The BBC has been ordered by an American court to surrender unused footage filmed for a documentary about former Palestinian leader Yasser Arafat to American victims of suicide bombings in Israel.
In a ruling which raises questions about the ability of the American justice system to seize material held by media organisations outside the United States, a judge in New York said the Corporation was obliged to hand over outtakes from interviews with two Palestinian fighters.
It now has until 1 October to lodge a further appeal or produce the material along with a sworn statement from a BBC employee confirming its authenticity. The Corporation said yesterday it was still considering the ruling.
The material is being sought by lawyers representing victims and relatives of those killed by suicide bombs in attacks around Jerusalem. The group is attempting to bring a civil damages claim against the Palestinian Authority and others for allegedly funding terrorist groups behind the bombings.
The victims believe that the BBC interviews with a leader of Fatah, the political movement founded by Arafat, and an alleged terrorist in the Al Aqsa Brigades in the West Bank city of Jenin, contain statements which will help prove a link between the bombings and the PA and the Palestine Liberation Organisation (PLO).
The BBC resisted the application, arguing that complying with the demand would compromise its editorial independence and damage its ability to gather news.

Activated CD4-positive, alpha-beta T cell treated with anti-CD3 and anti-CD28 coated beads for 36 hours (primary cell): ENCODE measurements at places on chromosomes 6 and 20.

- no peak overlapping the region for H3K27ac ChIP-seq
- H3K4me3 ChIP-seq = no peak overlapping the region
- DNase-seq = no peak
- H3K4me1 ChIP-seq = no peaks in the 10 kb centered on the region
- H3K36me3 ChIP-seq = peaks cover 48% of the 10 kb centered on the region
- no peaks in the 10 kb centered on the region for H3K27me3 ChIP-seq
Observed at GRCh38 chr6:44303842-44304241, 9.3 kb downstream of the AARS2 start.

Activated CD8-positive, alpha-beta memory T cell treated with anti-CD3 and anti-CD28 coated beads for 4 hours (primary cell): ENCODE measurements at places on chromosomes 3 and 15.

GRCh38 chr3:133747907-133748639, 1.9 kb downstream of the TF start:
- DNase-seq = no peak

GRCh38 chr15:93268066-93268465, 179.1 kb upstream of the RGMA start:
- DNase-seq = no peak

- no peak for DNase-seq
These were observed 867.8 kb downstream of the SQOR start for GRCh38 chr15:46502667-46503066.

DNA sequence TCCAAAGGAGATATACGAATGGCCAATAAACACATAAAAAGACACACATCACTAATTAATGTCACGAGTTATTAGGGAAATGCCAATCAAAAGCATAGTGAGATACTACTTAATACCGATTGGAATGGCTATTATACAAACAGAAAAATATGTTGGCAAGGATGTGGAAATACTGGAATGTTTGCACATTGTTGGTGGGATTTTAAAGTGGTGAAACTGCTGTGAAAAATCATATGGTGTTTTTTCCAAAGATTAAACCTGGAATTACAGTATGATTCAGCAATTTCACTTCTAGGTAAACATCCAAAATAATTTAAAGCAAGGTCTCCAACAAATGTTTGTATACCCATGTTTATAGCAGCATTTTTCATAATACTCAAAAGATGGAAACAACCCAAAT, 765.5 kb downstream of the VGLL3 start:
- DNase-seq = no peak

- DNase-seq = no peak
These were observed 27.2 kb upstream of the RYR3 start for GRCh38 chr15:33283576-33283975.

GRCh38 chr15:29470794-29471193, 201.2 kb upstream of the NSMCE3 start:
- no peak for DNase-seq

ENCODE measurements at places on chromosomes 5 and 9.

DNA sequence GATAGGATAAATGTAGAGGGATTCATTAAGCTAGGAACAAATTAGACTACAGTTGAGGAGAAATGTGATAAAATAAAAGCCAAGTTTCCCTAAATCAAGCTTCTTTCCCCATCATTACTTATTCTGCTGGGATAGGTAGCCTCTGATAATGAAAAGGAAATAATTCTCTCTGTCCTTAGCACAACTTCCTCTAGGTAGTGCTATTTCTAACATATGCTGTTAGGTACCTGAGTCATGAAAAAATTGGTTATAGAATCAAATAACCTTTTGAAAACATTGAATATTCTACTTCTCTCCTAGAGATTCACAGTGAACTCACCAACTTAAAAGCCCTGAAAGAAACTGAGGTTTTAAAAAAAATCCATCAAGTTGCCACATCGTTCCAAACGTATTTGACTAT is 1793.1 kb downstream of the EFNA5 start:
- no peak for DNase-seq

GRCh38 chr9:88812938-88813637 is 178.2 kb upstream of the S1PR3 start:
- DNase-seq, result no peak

In a ruling obtained by The Independent, the American judge said he was “sceptical” that the unbroadcasted footage would provide the proof sought but threw out the Corporation’s objection, saying the recordings were not confidential and not covered by “journalistic privilege” designed to protect reporters’ investigations.
Judge Ronald Ellis said: “The outtakes are not confidential material because the BBC is free to disseminate any portions of the interviews... Although the court is sceptical of a ‘smoking gun’ presenting itself in these outtakes, the standard for relevance to overcome the journalistic privilege is low and the outtakes meet this lower standard.”
The judgment will have the effect of forcing a non-American broadcaster to surrender unbroadcast footage from a documentary - Arafat Investigated - made almost a decade ago for a British audience.
It is part of a growing trend in America for courts to order the disclosure of journalistic material. Research has shown a sharp rise in subpoenas to media organisations, in particular broadcasters who receive 10 applications for every one sent to newspapers.
In Britain, broadcasters recently successfully fought off an application to hand over footage of the eviction of protesters from the Dale Farm travellers site in Essex but were last year obliged to surrender unused video from the summer riots.
The material in the New York case relates to interviews with Ata Abu Rumaileh, the leader of Fatah in Jenin, and Zakaria Zubaidi, a claimed leader of the Al Aqsa Brigades in the West Bank city.
In the broadcasted section of the programme, the two men are claimed to have made statements describing Al Aqsa as being part of Fatah and under the control of Arafat, who died in Paris in 2004.
Jerusalem and other Israeli cities were plagued by suicide bombings throughout the early 2000s, particularly between 2001 and 2004 when there were a total of 128 attacks - triple the total for all other years between 1990 and 2008.
The American victims believe the unused interview will help prove their case that Fatah and Al Aqsa were closely connected and thus render the PLO and the Palestinian Authority liable for damages under US anti-terrorism laws.
A BBC spokeswoman said: “We are aware of the judgment and we are considering it.”
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